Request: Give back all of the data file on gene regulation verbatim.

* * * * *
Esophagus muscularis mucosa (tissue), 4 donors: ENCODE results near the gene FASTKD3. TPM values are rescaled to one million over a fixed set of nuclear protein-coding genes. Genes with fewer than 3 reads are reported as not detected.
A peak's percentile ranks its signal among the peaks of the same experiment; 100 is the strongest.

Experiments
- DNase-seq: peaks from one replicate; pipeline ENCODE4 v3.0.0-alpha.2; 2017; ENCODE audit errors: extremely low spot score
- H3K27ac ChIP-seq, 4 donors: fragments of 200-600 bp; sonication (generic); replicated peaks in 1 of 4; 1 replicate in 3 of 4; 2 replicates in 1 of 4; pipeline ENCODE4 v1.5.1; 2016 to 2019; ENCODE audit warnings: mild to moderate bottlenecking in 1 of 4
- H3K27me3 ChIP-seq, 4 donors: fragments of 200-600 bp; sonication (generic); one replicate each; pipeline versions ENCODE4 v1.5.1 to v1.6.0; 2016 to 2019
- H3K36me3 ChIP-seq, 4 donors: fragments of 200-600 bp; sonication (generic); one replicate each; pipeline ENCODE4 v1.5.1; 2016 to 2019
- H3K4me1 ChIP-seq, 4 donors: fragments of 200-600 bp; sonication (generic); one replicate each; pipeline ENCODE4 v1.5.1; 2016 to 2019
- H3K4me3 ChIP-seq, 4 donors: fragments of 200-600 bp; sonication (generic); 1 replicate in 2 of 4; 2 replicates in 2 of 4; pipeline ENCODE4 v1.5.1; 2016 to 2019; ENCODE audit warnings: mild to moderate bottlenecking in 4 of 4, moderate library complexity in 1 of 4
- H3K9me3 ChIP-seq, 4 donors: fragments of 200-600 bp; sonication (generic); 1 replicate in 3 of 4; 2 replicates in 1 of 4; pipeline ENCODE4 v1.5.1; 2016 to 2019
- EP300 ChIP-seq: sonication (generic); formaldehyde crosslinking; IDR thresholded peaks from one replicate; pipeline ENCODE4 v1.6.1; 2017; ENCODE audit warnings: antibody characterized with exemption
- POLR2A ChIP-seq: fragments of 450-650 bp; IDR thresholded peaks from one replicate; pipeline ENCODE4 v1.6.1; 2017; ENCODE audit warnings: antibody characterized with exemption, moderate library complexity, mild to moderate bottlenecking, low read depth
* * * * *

Esophagus muscularis mucosa (tissue), 4 donors: ENCODE results near the gene FASTKD3. TPM values are rescaled to one million over a fixed set of nuclear protein-coding genes. Genes with fewer than 3 reads are reported as not detected.
A peak's percentile ranks its signal among the peaks of the same experiment; 100 is the strongest.

Experiments
- DNase-seq: peaks from one replicate; pipeline ENCODE4 v3.0.0-alpha.2; 2017; ENCODE audit errors: extremely low spot score
- H3K27ac ChIP-seq, 4 donors: fragments of 200-600 bp; sonication (generic); replicated peaks in 1 of 4; 1 replicate in 3 of 4; 2 replicates in 1 of 4; pipeline ENCODE4 v1.5.1; 2016 to 2019; ENCODE audit warnings: mild to moderate bottlenecking in 1 of 4
- H3K27me3 ChIP-seq, 4 donors: fragments of 200-600 bp; sonication (generic); one replicate each; pipeline versions ENCODE4 v1.5.1 to v1.6.0; 2016 to 2019
- H3K36me3 ChIP-seq, 4 donors: fragments of 200-600 bp; sonication (generic); one replicate each; pipeline ENCODE4 v1.5.1; 2016 to 2019
- H3K4me1 ChIP-seq, 4 donors: fragments of 200-600 bp; sonication (generic); one replicate each; pipeline ENCODE4 v1.5.1; 2016 to 2019
- H3K4me3 ChIP-seq, 4 donors: fragments of 200-600 bp; sonication (generic); 1 replicate in 2 of 4; 2 replicates in 2 of 4; pipeline ENCODE4 v1.5.1; 2016 to 2019; ENCODE audit warnings: mild to moderate bottlenecking in 4 of 4, moderate library complexity in 1 of 4
- H3K9me3 ChIP-seq, 4 donors: fragments of 200-600 bp; sonication (generic); 1 replicate in 3 of 4; 2 replicates in 1 of 4; pipeline ENCODE4 v1.5.1; 2016 to 2019
- EP300 ChIP-seq: sonication (generic); formaldehyde crosslinking; IDR thresholded peaks from one replicate; pipeline ENCODE4 v1.6.1; 2017; ENCODE audit warnings: antibody characterized with exemption
- POLR2A ChIP-seq: fragments of 450-650 bp; IDR thresholded peaks from one replicate; pipeline ENCODE4 v1.6.1; 2017; ENCODE audit warnings: antibody characterized with exemption, moderate library complexity, mild to moderate bottlenecking, low read depth